Recycling tires into materials such as steel-free crumb rubber and fine rubber powder used to be a profitable venture; however, due to market saturation in developed economies, tire recycling companies might want to shift their focus from raw materials to potentially higher-priced consumer goods made from recycled rubber or even virgin rubber which can be replaced by tire-derived materials. The first and so far one of the most viable choices of tire recyclers would be investing in presses and molds to produce molded goods from crumb rubber or rubber powder. Another options include more complex technologies, e.g. blending recycled rubber powder with polyethylene or polypropylene to produce thermoplastic elastomers (TPE).
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According to Goldstein Research, global tire recycling market is expected to grow from USD 0.95 billion in 2016, at a compounded annual growth rate of 2.1% over the forecast period 2016-2024. The increasing environmental concerns related to CO2 and scrap tires has led to adopt new strategies for recycling and reusing the waste tires and thus inducing the growth of the market.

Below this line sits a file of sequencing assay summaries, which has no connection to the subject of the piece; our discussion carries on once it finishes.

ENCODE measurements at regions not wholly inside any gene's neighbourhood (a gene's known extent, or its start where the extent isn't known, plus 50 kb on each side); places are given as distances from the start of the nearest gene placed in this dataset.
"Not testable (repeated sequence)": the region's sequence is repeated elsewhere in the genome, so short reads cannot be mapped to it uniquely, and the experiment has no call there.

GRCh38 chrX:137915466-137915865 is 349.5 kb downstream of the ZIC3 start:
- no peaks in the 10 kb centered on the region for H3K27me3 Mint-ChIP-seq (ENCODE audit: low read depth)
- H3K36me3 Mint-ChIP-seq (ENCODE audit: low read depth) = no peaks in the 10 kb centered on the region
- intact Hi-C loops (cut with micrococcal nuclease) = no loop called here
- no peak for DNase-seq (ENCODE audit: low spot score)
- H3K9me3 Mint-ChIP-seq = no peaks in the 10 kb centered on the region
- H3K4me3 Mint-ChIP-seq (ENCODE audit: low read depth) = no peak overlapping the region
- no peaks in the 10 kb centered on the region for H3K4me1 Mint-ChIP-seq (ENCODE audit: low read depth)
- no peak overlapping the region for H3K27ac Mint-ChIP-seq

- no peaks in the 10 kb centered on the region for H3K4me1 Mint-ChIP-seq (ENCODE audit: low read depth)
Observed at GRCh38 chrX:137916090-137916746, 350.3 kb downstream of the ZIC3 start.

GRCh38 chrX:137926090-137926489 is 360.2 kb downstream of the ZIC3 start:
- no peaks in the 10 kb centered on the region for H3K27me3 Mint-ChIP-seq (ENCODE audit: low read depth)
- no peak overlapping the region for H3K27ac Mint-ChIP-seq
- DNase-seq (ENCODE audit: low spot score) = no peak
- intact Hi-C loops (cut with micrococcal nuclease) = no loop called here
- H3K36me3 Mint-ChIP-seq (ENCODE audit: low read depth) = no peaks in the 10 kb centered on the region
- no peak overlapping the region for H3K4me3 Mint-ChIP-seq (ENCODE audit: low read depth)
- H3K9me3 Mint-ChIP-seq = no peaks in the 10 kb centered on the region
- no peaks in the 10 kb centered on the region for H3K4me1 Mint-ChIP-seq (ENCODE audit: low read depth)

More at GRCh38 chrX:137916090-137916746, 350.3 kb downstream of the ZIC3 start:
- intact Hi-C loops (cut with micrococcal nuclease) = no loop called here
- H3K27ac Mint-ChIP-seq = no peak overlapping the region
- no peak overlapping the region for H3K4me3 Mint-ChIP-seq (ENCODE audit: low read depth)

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NEW YORK, Sept. 11, 2018 /PRNewswire/ — The two new synthetic soccer fields installed using Greenplay® organic infill blend perfectly with the adjacent natural grass field installed last year at UNC Wilmington. Transitioning from natural to synthetic turf with Greenplay installed is…
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The RM of Lac du Bonnet hosted an information session on Aug. 7 to show other communities where the rubber meets the road. Facilitated by representatives from Reliable Tire Recycling (RTR) in Winnipeg, the purpose of the presentation was to review the use of rubber aggregate in road construction.
“Invitations were sent to approximately 50 RMs in the province,” said Keith Harris, special project manager for RTR, who welcomed representatives from the Towns of Winkler and
Altona, and the RMs of Fisher, Coldwell and De Salaberry to the presentation. Last year, the RM of Lac du Bonnet used rubber aggregate to repair a stretch of Red Deer Road that had been particularly susceptible to frost damage in the past. They were pleased to report the application has been effective. …
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Kal Tire is removing tires from the scrap pile through a new program to shred and reuse massive Off-the-road tires.